Mary, Queen of Hungary
Mary, known as Maria, was Queen regnant of Hungary and Croatia between 1382 and 1385, and from 1386 until her death. She was the daughter of Louis the Great, King of Hungary and Poland, Marys marriage to Sigismund of Luxembourg, a member of the imperial Luxembourg dynasty, was already decided before her first birthday. A delegation of Polish prelates and lords confirmed her right to succeed her father in Poland in 1379, Mary was crowned king of Hungary on 17 September 1382, seven days after Louis the Greats death. Her mother, who assumed regency, absolved the Polish noblemen from their oath of loyalty to Mary in favor of Marys younger sister, Hedwig, in early 1383. The idea of a female monarch remained unpopular among the Hungarian noblemen, to strengthen Marys position, the queen mother wanted her to marry Louis, the younger brother of Charles VI of France. Their engagement was announced in May 1385, Charles III of Naples landed in Dalmatia in September 1385. Sigismund of Luxemburg invaded Upper Hungary, forcing the queen mother to give Mary in marriage to him in October, they could not prevent Charles from entering Buda.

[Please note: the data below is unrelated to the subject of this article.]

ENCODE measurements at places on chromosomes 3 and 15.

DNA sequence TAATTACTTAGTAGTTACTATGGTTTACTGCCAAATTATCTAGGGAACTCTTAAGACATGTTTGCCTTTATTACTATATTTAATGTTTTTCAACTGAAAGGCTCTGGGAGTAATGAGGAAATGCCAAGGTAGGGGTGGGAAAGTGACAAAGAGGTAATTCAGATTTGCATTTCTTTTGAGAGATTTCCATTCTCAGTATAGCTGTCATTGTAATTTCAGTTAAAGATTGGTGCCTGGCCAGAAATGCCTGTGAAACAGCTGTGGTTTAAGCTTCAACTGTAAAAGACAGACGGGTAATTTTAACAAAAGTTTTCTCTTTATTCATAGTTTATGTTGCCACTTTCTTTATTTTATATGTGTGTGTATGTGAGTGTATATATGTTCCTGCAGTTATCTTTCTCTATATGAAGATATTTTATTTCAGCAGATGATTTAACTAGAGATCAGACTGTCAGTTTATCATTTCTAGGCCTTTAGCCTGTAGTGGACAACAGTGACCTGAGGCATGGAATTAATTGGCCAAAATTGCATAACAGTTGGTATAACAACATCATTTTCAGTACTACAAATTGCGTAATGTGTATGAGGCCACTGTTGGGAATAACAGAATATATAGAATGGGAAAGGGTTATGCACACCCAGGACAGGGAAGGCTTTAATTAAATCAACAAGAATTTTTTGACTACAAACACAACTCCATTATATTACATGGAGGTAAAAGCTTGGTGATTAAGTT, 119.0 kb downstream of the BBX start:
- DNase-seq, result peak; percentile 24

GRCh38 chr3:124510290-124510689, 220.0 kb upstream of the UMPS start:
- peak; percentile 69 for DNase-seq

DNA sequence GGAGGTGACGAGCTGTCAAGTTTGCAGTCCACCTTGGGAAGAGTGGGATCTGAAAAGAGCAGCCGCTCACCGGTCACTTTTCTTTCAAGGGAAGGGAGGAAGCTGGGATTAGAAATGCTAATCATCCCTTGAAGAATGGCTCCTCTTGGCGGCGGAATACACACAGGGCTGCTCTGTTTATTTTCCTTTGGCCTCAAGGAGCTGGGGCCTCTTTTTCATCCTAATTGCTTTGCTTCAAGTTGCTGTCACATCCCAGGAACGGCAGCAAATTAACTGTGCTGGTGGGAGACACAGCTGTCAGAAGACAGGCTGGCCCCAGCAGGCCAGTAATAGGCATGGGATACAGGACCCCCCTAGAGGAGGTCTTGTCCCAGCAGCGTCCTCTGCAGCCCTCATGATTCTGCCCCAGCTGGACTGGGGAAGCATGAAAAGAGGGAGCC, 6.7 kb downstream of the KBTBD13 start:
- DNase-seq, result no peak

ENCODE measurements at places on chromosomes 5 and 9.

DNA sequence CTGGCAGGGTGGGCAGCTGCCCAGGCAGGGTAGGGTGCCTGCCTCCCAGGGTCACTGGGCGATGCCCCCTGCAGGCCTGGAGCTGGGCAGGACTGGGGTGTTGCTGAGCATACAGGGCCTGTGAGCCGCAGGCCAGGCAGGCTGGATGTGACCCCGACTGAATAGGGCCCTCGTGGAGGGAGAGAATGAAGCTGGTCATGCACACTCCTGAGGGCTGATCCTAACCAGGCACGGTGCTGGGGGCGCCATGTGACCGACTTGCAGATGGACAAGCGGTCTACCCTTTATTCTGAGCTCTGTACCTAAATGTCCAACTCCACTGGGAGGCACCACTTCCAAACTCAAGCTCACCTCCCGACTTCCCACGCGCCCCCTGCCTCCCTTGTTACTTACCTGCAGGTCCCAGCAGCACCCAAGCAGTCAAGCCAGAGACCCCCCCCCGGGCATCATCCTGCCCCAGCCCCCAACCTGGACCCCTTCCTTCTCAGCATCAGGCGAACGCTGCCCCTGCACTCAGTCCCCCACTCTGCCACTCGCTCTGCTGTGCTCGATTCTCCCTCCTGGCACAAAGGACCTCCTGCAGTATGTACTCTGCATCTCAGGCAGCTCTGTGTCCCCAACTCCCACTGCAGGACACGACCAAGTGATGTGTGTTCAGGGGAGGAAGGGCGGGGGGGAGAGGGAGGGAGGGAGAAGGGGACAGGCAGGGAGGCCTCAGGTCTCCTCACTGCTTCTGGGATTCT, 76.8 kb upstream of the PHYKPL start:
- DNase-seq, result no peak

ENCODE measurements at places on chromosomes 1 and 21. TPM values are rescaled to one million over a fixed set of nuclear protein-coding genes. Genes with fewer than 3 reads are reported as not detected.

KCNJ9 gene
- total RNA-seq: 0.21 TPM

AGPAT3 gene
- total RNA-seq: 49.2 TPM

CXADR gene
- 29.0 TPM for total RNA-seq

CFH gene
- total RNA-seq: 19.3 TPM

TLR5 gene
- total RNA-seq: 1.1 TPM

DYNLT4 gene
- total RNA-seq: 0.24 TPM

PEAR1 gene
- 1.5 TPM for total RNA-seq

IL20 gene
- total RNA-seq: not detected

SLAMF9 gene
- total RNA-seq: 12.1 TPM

After Mary renounced the throne, Charles was crowned king on 31 December 1385, Mary was restored, but the murdered kings supporters captured her and her mother on 25 July. Queen Elizabeth was murdered in January 1387, but Mary was released on 4 June 1387, Mary officially remained the co-ruler with Sigismund, who had meanwhile been crowned king, but her influence on the government was minimal. She and her son died after her horse threw her during a hunting trip. Mary was born in the half of 1371 to Louis the Great, King of Hungary and Poland. She was the daughter of her parents. They had been childless for over a decade before Marys older sister and Catherine gained another sibling, Hedwig, in 1374. Before Marys first birthday, her father made a promise to Charles IV, Holy Roman Emperor, Louis confirmed his promise in a deed in June 1373. Mary and Sigismund were closely related, because her grandmother, Elizabeth of Poland, was the sister of his great-grandfather. Pope Gregory XI issued the necessary for their marriage on 6 December 1374.